Breathing is something that our bodies do naturally, pretty much all the time. The breath is used as the point of concentration for many forms of meditation. If you think about it, the breath is kind of a microcosm of creation. That is, the breath starts from emptiness at the bottom of the breath, then the breath begins. We are “inspired,” literally, as inspiration means to breathe in. Something has been created from nothing. The breath rises to its peak, then falls and returns to the void. Everything in nature, including our own lives, happens this way. It’s a cycle of emerging or creation from the void, rising up, peaking, and falling back into the void. I think the bottom of the outbreath is a particular interesting point of concentration in meditation.
A simple, powerful practice is to notice your breath, then notice body sensations, and just allow that to be just as it is in the moment. Then take the next breath. This simple practice is the quickest way I know to bring yourself present in the moment. And unless you are dissociating, the body always tells the truth about what is happening right now. Sometimes this has to do with our experience of emotions, which is a topic for another time. The “allow” step is important, as it is an opportunity to practice equanimity with every breath. Equanimity, or “allowingness,” is a quality of just acknowledging and accepting what is so in the moment, without resistance or judgment. Some speak of this as “creating space,” a quality of spaciousness. There is a loosening, a surrender, a flow. There is no resistance, no grasping, no friction. We flow with the river.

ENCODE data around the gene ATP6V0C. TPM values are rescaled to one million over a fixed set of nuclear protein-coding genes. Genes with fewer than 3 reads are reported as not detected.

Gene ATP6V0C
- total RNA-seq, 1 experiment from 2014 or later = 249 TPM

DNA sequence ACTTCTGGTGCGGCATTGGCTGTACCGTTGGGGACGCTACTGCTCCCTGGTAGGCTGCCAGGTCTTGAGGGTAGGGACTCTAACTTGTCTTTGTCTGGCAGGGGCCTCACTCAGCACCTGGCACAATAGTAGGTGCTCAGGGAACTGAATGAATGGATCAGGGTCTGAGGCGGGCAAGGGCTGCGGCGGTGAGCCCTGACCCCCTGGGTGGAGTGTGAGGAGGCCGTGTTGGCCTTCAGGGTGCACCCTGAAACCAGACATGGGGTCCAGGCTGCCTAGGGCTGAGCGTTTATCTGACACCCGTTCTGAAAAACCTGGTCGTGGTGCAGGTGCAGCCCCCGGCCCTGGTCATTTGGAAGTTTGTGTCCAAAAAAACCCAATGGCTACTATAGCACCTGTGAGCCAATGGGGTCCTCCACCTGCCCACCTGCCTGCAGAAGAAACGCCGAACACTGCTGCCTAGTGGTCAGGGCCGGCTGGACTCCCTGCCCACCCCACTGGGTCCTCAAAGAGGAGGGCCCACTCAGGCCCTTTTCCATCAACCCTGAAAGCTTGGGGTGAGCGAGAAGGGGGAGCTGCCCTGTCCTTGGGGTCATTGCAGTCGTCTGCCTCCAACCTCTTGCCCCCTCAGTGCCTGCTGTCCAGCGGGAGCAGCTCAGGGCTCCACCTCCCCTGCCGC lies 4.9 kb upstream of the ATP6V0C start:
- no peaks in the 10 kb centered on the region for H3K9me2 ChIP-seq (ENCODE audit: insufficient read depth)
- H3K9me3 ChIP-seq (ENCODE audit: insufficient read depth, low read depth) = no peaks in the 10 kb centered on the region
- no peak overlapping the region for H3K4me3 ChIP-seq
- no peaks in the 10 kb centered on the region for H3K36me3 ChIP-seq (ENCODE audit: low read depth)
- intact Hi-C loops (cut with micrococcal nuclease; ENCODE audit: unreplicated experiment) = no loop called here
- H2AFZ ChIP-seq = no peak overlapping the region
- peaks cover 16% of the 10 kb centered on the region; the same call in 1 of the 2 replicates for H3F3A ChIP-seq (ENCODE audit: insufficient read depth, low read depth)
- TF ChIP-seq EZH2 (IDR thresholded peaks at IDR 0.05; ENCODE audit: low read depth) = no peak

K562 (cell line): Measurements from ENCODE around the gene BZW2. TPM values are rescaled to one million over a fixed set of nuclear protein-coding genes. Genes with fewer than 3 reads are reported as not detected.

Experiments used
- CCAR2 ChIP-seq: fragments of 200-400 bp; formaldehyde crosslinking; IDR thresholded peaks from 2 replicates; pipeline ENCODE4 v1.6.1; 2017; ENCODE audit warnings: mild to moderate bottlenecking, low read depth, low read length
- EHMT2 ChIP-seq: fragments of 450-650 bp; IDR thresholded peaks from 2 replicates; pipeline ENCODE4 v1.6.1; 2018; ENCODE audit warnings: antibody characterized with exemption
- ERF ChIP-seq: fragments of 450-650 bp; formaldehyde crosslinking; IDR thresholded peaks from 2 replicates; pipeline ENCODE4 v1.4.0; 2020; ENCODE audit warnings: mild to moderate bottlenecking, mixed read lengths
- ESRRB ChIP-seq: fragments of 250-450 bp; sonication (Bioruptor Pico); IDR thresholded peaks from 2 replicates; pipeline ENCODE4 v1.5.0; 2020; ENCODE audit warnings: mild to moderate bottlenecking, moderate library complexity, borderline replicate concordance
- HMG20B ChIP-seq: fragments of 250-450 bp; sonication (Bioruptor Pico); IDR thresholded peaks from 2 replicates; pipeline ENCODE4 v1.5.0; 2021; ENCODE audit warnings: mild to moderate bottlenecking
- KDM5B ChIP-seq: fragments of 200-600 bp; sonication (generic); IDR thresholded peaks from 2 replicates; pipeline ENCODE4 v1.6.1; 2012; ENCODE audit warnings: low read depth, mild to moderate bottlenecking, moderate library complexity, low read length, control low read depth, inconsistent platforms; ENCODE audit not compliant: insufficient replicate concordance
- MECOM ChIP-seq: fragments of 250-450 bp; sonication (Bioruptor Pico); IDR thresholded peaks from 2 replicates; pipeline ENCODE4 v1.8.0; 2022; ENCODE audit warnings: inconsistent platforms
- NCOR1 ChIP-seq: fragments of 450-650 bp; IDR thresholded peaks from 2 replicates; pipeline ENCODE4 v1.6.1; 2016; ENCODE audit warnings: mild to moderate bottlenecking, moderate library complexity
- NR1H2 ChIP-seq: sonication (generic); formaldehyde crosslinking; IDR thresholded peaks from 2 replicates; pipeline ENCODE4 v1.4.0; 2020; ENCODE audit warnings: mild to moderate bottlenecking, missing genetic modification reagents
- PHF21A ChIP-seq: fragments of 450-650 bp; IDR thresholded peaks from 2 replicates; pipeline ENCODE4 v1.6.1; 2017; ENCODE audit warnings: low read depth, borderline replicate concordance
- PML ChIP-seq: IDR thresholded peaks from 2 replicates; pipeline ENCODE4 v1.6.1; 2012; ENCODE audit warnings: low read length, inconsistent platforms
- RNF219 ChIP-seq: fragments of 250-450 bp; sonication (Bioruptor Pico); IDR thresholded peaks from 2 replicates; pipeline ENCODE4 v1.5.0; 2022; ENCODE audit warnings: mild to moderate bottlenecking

It is not necessary to sit in meditation for long periods of time to do this practice. In any given moment, we can simply breathe, notice what is happening, and allow it to be just as it is. There are many ways to remind ourselves to do this during our busy days. I have two personal favorites. One is a crystal clear polished stone that I carry in my right front pocket. It is literally my touch stone. Every time I reach there, I breathe, notice, and allow. My other favorite is “Thank you.” Any time I hear, or read, or hear myself say, “Thank you,” I breathe, notice, and allow.
In short, this simple practice, the practice of breath awareness, noticing of body sensations, and allowing our experience to be just as it is with every breath, is the foundation of mindfulness. Very simple, very powerful. All other mindfulness practices are built upon this foundation.